The fate of Flight MH370 could have been decided in three minutes.

The Malaysians changed more than the clock when they backtracked Monday from their original statement that the last voice contact from the airplane (“All right, good night”) was received at 1:30 a.m., putting it instead at 1:19 a.m.

The need for an absolutely accurate timeline of the Boeing 777’s flight path has always been essential to investigators. It’s the first thing that they request and normally would be instantly retrievable from air traffic control radars and transmissions between the airplane and the ground. It has been severely lacking in this case.

The timeline has big implications for those trying to understand not just the correct sequence of events but what may lay behind them. Critically, it would mean that with the transponder turned off at 1:22 a.m.—three minutes after the final words from the cockpit, the number of suspects grows suddenly larger.

The transponder is really the tripwire for whatever began to unfold on that jet. It identifies the airplane to traffic controllers and confirms its position. As long as it appeared that the transponder was de-activated before the final voice report, it left open the possibility that the pilots lied to air traffic control and were themselves already embarked upon a pre-planned series of actions that would allow the flight to vanish (however bizarre that scenario seemed).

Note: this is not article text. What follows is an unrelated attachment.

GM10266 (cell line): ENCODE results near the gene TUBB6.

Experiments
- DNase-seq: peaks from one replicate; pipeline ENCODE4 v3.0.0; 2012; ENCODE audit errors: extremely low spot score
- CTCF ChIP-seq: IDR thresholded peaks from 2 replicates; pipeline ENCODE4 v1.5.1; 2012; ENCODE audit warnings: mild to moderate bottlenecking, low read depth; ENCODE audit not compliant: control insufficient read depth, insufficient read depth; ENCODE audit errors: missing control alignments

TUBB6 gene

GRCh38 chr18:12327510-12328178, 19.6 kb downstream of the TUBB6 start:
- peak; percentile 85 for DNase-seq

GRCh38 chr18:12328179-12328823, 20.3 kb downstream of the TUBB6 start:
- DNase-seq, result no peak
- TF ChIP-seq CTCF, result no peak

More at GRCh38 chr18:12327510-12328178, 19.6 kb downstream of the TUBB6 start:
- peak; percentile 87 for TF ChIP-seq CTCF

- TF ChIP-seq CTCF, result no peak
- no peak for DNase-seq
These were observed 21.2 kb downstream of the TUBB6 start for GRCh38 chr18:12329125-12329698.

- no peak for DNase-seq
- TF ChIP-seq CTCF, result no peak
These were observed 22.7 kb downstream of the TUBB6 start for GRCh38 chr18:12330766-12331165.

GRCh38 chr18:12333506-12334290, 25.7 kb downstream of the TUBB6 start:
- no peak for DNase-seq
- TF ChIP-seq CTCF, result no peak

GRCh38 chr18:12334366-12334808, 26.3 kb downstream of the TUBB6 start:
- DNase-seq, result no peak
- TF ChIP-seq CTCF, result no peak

So if the pilots were not covering up a plot, what happened? Was Act One of a skyjacking, and if so, what was Act Two?

The interrogation of the skyjacking theory would start with the choice of airport, and the choice of the flight. Investigators would consider the political context, whether there was any known motivation for taking captive a particular group of passengers and then making political demands in return for their release.

The classic case of this was, of course, in 1976 when four members of the Popular Front for the Liberation of Palestine hijacked a French Airbus flying from Israel to France and demanded the release of Palestinian prisoners in Israeli jails. The airplane landed at Entebbe, Uganda, and 105 Jewish and Israeli hostages were taken. The episode ended with a dramatic Israeli raid at the airport to free the hostages.

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